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Volume 14, Number 1 • January-February 1996
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A High Tech Fish

It is one thing to speculate on interactions between physics and biology in the Chesapeake, quite another to map their complex relationships.

When researchers intensively studied dissolved oxygen processes in the mid-Bay during the 1980s, they would take a suite of vertical measurements every two meters at 6 locations across a transect be-tween the Choptank and Patuxent rivers. In a day, they might take 36 measurements, among them temperature, salinity, dissolved oxygen and nutrient levels.

These provided them with a series of data points - dots on a graph - from which they drew their mental maps of the Bay's ecology. Now they can, in little more than an hour, take 36,000 salinity measurements, 30,000 dissolved oxygen measurements, 30,000 zooplankton samples. The difference is the advent of new technology, most notably a flying underwater wing called the Scanfish. With this new instrumentation the researchers can see what they could not see before. "The structure of the Bay is much more complex," says researcher Michael Roman. "It surprises you and makes you come up with new theories. It's like seeing satellite photographs for the first time."

[Scanfish]

Scanfish -- a nw underwater flying vehicle -- is enabling scientists to sweep the entire Chesapeake Bay rapidly, taking thousands of measurements that will help UMCES researchers identify whether the Bay has regions of major biological production.

Mechanical fish have been used in the open ocean for some years, says William Boicourt. The most common are the Batfish out of Halifax, Nova Scotia and the Sea Soar out of California - fat jet airplanes with small wings fitted with instruments and towed alongside the research vessel.

For the Bay, the researchers needed something more fit for shallow swimming. In the Scanfish, says Boicourt, "we have something like a stealth bomber, a flying wing."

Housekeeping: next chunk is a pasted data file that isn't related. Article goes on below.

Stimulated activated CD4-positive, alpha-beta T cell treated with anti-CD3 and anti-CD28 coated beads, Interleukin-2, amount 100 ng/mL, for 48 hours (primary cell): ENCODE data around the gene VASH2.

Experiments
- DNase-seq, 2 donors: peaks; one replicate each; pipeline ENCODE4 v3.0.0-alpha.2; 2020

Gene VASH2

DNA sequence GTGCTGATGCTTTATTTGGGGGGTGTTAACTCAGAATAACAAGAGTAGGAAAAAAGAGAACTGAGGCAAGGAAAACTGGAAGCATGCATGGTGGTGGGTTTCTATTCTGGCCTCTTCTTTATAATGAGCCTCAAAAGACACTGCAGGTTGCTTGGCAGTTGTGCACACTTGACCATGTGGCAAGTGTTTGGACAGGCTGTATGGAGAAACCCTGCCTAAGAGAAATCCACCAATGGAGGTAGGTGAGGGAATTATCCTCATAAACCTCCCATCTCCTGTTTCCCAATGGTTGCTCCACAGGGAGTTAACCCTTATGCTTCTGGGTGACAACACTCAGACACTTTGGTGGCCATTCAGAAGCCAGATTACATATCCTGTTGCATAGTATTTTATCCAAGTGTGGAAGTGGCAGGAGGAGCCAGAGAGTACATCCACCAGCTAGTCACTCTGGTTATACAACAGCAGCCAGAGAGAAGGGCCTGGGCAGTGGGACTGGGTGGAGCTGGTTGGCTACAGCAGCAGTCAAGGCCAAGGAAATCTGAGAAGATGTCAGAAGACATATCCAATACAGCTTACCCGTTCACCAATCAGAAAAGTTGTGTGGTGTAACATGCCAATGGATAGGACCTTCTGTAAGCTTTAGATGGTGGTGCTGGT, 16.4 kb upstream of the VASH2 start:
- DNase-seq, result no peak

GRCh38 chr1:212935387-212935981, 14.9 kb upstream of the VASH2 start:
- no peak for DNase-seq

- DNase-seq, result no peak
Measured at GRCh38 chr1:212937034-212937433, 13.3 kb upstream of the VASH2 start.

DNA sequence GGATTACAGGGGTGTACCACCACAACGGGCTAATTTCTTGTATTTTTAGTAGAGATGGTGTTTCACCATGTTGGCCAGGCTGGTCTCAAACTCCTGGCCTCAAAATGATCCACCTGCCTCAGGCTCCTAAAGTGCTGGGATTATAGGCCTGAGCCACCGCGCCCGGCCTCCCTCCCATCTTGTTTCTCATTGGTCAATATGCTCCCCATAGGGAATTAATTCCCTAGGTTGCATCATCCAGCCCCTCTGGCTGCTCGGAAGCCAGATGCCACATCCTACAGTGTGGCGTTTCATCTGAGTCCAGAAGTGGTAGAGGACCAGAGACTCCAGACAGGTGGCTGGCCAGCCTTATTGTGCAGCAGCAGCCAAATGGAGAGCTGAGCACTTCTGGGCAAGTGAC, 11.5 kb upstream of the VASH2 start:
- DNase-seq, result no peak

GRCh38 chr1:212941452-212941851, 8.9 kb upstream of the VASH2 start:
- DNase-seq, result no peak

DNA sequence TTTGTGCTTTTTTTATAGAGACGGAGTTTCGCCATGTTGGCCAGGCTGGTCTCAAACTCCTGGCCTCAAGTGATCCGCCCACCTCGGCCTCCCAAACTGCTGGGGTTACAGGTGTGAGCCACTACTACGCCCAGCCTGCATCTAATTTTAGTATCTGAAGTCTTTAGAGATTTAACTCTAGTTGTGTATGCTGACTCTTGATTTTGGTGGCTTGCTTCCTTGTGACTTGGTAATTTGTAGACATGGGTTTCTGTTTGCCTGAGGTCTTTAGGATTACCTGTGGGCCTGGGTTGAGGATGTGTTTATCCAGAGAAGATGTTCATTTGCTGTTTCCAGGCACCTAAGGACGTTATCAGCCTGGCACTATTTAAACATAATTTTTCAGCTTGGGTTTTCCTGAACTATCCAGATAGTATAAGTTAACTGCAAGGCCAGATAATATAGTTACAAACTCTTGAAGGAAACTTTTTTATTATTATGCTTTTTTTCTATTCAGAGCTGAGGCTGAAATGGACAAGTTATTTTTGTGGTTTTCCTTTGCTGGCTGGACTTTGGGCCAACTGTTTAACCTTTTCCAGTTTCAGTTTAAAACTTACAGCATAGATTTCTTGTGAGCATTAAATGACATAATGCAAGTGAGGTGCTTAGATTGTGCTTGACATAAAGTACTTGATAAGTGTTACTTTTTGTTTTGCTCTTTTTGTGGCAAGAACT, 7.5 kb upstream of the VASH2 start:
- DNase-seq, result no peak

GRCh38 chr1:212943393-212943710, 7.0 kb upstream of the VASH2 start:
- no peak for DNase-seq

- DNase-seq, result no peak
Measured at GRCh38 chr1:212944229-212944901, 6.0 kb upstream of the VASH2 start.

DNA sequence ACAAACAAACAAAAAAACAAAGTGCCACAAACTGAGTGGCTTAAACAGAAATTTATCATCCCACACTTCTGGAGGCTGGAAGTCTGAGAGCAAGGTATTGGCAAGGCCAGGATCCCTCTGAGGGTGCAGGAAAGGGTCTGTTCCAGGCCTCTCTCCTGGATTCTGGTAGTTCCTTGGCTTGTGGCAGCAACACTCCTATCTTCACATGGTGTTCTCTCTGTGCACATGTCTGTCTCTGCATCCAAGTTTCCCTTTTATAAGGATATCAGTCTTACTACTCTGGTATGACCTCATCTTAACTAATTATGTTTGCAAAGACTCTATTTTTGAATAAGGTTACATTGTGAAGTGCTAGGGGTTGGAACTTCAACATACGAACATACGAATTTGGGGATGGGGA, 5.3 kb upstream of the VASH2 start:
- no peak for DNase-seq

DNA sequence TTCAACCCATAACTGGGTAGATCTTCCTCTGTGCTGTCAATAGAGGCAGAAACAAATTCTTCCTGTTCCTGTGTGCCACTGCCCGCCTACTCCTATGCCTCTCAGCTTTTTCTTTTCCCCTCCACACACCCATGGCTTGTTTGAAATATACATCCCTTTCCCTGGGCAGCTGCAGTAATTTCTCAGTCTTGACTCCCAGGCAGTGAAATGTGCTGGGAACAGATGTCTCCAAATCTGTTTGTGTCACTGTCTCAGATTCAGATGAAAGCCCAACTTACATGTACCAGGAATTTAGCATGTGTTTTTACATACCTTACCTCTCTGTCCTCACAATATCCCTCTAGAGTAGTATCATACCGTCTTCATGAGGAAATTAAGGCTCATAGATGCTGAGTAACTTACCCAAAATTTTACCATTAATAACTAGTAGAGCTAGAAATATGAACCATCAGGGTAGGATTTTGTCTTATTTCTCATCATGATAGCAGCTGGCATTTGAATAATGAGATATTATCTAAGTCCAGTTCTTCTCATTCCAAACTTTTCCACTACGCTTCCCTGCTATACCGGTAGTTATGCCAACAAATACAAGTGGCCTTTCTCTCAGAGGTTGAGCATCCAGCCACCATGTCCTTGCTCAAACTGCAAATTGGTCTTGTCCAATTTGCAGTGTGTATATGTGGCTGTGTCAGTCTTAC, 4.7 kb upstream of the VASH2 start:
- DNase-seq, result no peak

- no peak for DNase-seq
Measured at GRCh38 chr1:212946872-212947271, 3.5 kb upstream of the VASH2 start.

As the Scanfish is towed, it rises and falls alongside the research vessel, gathering data on temperature, salinity, oxygen and zooplankton. Though optical counters for counting zooplankton have been available for a while, says Michael Roman, in the last several years their sensitivity has increased remarkably. "We see a ticker tape of zooplankton going through, sizes from tiny Acartia tonsa to fish larvae, pockets of critters even at low oxygen that we missed before," he says. "I get more data now in one cruise than I have in 25 years."

Using the Scanfish, the research team covers the Bay twice over ten days, from its mouth to the Chesapeake and Delaware Canal, sampling 26 to 28 transects. On the first cruise, the crew uses the Scanfish and fish acoustics, mapping as they go, capturing as many variables as possible, as fast as possible. "Three days," says Boicourt. "And we don't stop."

Then the ship returns to the UMCES' Bay labs at Horn Point and Solomons to change crews. The boat travels again to the Bay mouth, hitting every other criss-cross - now with 12 in the scientific party, as many as the research vessel Henlopen will hold. On this second leg, researchers take process measurements, calibrating production, catching fish to positively identify species. Fisheries scientist Ed Houde trawls for fish - he wants to know species and size distributions, what the fish eat, and if there are correlations between the physical features and the way these fish and their prey are organized.

"We want to be able to examine growth rates," Houde says, "to see if fronts promote growth or if they simply aggregate fish and predators together or if there is even a net benefit at all."

"In the dissolved oxygen project, we learned a good deal," says Michael Roman, "but we were connecting the dots between measurements with our best calculations." The inferences that researchers could draw about small-scale fronts and other circulation features were limited. Now instruments on the Scanfish are filling in the dots with real measurements - and helping UMCES scientists to see more than they ever could before.




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